The U.S. Bureau of Labor Statistics  total unemployment rate (U-6) for May 2009 was 16.4% which includes marginally attached, discouraged and part-time workers seeking full time job.

Table A-12. Alternative measures of labor underutilization (Percent)

http://www.bls.gov/news.release/empsit.t12.htm

Labor Force Statistics from the Current Population Survey

Series Id:           LNS13327709
Seasonal Adjusted
Series title:        (seas) Total unemployed, plus all marginally attached workers plus total
                     employed part time for economic reasons, as a percent of all civilian labor
                     force plus all marginally attached workers
Labor force status:  Aggregated totals unemployed
Type of data:        Percent
Age:                 16 years and over
Percent/rates:       Unemployed and mrg attached and pt for econ reas as percent of labor force plus
                     marg attached
Year Jan Feb Mar Apr May Jun Jul Aug Sep Oct Nov Dec Annual
1999 7.7 7.7 7.6 7.6 7.4 7.5 7.5 7.3 7.4 7.2 7.1 7.1  
2000 7.1 7.2 7.1 6.9 7.1 7.0 7.0 7.1 7.0 6.8 7.1 6.9  
2001 7.3 7.4 7.3 7.4 7.5 7.9 7.8 8.1 8.7 9.3 9.4 9.6  
2002 9.5 9.5 9.4 9.7 9.5 9.5 9.6 9.6 9.6 9.6 9.7 9.8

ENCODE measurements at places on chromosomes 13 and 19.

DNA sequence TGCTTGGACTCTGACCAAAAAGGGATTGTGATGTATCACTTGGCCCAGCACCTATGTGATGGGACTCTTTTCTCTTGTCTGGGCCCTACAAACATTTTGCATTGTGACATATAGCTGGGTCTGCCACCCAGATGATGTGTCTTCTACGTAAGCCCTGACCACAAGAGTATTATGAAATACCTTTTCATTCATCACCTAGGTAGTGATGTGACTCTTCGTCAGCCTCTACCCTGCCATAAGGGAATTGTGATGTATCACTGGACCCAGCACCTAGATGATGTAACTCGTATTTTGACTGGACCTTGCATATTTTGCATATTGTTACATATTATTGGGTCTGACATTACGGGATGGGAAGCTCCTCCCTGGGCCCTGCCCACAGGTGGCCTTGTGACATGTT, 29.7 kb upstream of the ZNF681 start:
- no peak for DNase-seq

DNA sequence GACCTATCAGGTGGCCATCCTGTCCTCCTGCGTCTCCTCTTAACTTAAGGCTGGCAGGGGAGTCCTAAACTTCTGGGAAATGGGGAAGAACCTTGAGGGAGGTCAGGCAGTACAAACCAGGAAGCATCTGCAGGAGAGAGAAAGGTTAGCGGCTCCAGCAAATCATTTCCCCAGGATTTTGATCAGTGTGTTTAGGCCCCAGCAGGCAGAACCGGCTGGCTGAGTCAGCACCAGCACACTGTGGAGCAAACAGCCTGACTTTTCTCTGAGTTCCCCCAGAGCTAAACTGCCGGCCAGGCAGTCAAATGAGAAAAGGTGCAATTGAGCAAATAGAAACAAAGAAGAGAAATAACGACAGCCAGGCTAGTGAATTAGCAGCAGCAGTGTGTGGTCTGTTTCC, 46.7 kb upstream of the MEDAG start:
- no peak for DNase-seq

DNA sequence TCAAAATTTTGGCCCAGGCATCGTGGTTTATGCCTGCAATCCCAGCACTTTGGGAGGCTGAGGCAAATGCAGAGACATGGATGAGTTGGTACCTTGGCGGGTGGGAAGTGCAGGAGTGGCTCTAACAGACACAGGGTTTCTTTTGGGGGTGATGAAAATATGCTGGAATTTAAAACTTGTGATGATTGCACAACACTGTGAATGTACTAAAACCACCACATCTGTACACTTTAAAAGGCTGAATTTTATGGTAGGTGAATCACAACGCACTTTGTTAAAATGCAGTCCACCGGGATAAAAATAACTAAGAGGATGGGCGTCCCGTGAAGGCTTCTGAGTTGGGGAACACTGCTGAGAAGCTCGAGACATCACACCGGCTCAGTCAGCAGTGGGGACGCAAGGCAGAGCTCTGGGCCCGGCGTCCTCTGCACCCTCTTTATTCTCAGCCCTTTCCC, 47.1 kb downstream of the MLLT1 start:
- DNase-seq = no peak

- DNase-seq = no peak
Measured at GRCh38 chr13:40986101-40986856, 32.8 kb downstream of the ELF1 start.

2003 10.0 10.2 10.0 10.2 10.1 10.3 10.3 10.1 10.4 10.2 10.0 9.8  
2004 9.9 9.7 10.0 9.6 9.6 9.5 9.5 9.4 9.4 9.7 9.4 9.2  
2005 9.3 9.3 9.2 9.0 8.9 9.0 8.8 8.9 9.0 8.7 8.7 8.5  
2006 8.4 8.5 8.2 8.1 8.2 8.4 8.5 8.4 8.0 8.2 8.0 7.9  
2007 8.3 8.1 8.0 8.2 8.3 8.3 8.3 8.5 8.4 8.5 8.4 8.7  
2008 9.0 9.0 9.1 9.2 9.8 10.1 10.4 10.9 11.2 12.0 12.6 13.5  
2009 13.9 14.8 15.6 15.8 16.4                

There were more than 25,000,000 Americans unemployed  seeking a full time job in May 2009.

http://stats.bls.gov/news.release/empsit.t12.htm

The Obama Depression has the distinction of being the worse depression in U.S. history in terms of the number of unemployed Americans!

Unfortunately, the economy as measured by unemployment has a least six months before it hits bottom towards the end of 2009.

The Good Depression was the 1920-1921 depression–The Harding Depression– that was the shortest in US history and was followed by a booming economy.

The Bad Depression was the 1929-1939 depression–The Great Depreassion– that really ended only after World War II.

The Ugly Depression is the 2009-2010  depression–The Obama Depression– of the radical socialist Democratic Party.

Year Rate Videos

Why You’ve Never Heard of the Great Depression of 1920

Uncommon Knowledge: The Great Depression with Amity Shlaes

Milton Friedman Debunking Myth Of The Great Depression part 1

Milton Friedman Debunking Myth Of The Great Depression part 2

Milton Friedman Debunking Myth Of The Great Depression part 3

80 Years Later: Parallels Between 1929 and 2009

A Recipe for the Next Great Depression

A Recipe for the Next Great Depression

In-Depth Look – US Unemployment Rate – Bloomberg

In-Depth Look – Europe’s Troubles Could Spill To US – Bloomberg

In-Depth Look – Employment Picture – Bloomberg

1920 5.2 %
1928 4.2
1930 8.7
1932 23.6
1934 21.7
1936 16.9
1938 19.0
1940 14.6
1942 4.7%
1944 1.2
1946 3.9
1948 3.8
1950 5.3
1952 3.0
1954 5.5
1956 4.1
1958 6.8%
1960 5.5
1962 5.5
1964 5.2
1966 3.8
1968 3.6
1970 4.9
1972 5.6
1974 5.6%
1976 7.7
19781 6.1
1980 7.1
1982 9.7
1984 7.5
19861 7.0
1987 6.2
1988 5.5
1989 5.3
19901 5.6%